Review of the 4th Annual San Francisco Filipino American Jazz Festival: A Sunday Kind of Love

Tiny - Posted on 17 October 2011

Dahil Sa Iyo—Lena Sunday’s voice weaved through the syllables—unfamiliar vowels and consonants—slowly becoming familiar and vibrant like the sweet fragrance of Sampaguita—blooming into the centerpiece of the 4thannual San Francisco Filipino American Jazz Festival at Yoshi’s, located in San Francisco’s historic Fillmore District.  Sunday, a gifted singer and daughter of a Filipina mother and African American father shared with the audience that she did not learn Tagalog growing up, that her Filipino identity was something she was still embracing and claiming as her own.  Lena Sunday’s rendition of the classic Filipino love song, dedicated to her mother, was one of many heartfelt moments for jazz kababayans and community members to listen to, remember and celebrate in the month of October—Filipino American History Month—highlighting the Fillmore’s Filipino roots, Filipino Jazz performers and their contributions to the African American gift which is jazz.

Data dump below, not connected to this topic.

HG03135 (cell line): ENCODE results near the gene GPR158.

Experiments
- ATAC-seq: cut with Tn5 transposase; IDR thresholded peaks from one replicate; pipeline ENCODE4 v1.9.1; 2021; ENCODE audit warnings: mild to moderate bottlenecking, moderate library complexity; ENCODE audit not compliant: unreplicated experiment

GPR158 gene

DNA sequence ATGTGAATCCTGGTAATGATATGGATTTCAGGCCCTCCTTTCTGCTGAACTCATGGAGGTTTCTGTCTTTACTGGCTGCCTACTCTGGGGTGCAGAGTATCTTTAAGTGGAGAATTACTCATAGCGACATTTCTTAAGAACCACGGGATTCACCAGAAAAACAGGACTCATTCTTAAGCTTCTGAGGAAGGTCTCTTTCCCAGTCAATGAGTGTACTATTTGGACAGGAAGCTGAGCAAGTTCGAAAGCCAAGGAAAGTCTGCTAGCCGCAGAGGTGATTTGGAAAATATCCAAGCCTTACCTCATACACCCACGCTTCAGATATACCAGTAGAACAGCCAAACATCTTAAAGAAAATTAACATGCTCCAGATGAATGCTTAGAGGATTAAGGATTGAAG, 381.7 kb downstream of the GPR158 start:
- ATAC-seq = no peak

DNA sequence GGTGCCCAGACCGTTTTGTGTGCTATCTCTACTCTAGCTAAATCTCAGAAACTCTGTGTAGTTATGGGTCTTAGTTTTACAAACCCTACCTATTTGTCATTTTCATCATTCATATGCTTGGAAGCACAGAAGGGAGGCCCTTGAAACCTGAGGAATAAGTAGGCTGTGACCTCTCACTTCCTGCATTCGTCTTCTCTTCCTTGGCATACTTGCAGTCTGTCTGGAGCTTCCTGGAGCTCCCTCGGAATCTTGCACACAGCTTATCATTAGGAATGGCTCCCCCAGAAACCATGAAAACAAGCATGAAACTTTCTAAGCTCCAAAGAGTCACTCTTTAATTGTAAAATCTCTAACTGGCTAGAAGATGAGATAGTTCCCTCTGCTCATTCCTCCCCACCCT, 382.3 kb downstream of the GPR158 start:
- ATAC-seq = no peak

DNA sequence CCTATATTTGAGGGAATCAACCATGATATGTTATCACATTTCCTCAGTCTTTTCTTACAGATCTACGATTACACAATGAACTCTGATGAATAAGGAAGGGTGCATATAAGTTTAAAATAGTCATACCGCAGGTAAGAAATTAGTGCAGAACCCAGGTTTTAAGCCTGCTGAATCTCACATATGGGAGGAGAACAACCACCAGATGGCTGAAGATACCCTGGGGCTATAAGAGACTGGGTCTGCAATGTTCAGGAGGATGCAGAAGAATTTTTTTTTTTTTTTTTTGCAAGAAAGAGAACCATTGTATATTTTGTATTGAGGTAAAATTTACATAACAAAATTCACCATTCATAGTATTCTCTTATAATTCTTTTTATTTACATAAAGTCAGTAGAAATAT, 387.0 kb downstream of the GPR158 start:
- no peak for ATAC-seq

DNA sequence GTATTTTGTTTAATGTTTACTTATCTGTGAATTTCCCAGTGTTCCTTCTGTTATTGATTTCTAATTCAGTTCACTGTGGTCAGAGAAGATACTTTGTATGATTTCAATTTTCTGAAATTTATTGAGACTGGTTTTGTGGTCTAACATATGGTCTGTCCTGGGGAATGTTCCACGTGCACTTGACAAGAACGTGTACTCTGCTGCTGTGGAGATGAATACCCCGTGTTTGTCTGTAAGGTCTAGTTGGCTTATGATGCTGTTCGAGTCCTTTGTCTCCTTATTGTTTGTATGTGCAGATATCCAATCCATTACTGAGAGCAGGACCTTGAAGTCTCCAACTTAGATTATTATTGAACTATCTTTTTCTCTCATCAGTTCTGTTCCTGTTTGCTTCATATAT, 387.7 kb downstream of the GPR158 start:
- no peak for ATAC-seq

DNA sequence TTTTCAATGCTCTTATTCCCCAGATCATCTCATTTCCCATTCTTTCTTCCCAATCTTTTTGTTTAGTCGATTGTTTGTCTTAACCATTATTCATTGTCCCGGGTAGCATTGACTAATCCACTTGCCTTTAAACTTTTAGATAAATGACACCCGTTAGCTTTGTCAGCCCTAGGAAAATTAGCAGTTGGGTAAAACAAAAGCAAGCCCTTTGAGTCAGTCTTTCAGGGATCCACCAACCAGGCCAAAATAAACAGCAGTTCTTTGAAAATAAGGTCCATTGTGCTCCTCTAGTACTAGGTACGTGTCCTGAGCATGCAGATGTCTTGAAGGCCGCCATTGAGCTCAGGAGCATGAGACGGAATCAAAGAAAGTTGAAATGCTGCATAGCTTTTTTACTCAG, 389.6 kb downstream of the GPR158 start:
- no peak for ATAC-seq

The San Francisco Filipino American Jazz Festival is in its 4thyear celebrating and showcasing outstanding and world class Filipino jazz artists from both the US and the Philippines. The festival has featured artists including Mon David, Primo Kim, John Calloway, Tateng Katindig, Sandra Viray and Jo Canion. The founders and organizers of the festival are Carlos and Myrna Zialcita—2 musicians whose marriage reflects their love of sharing music and culture—a love that gave birth to the festival. Being immersed in the music business they saw many talented Filipino jazz musicians whose gifts were not being exposed—underappreciated in roles as side musicians, not being afforded opportunities to shine as headliners.  The festival is their effort—in tandem with community educators, activists—to showcase these talented Filipino jazz musicians and vocalists to a wider audience.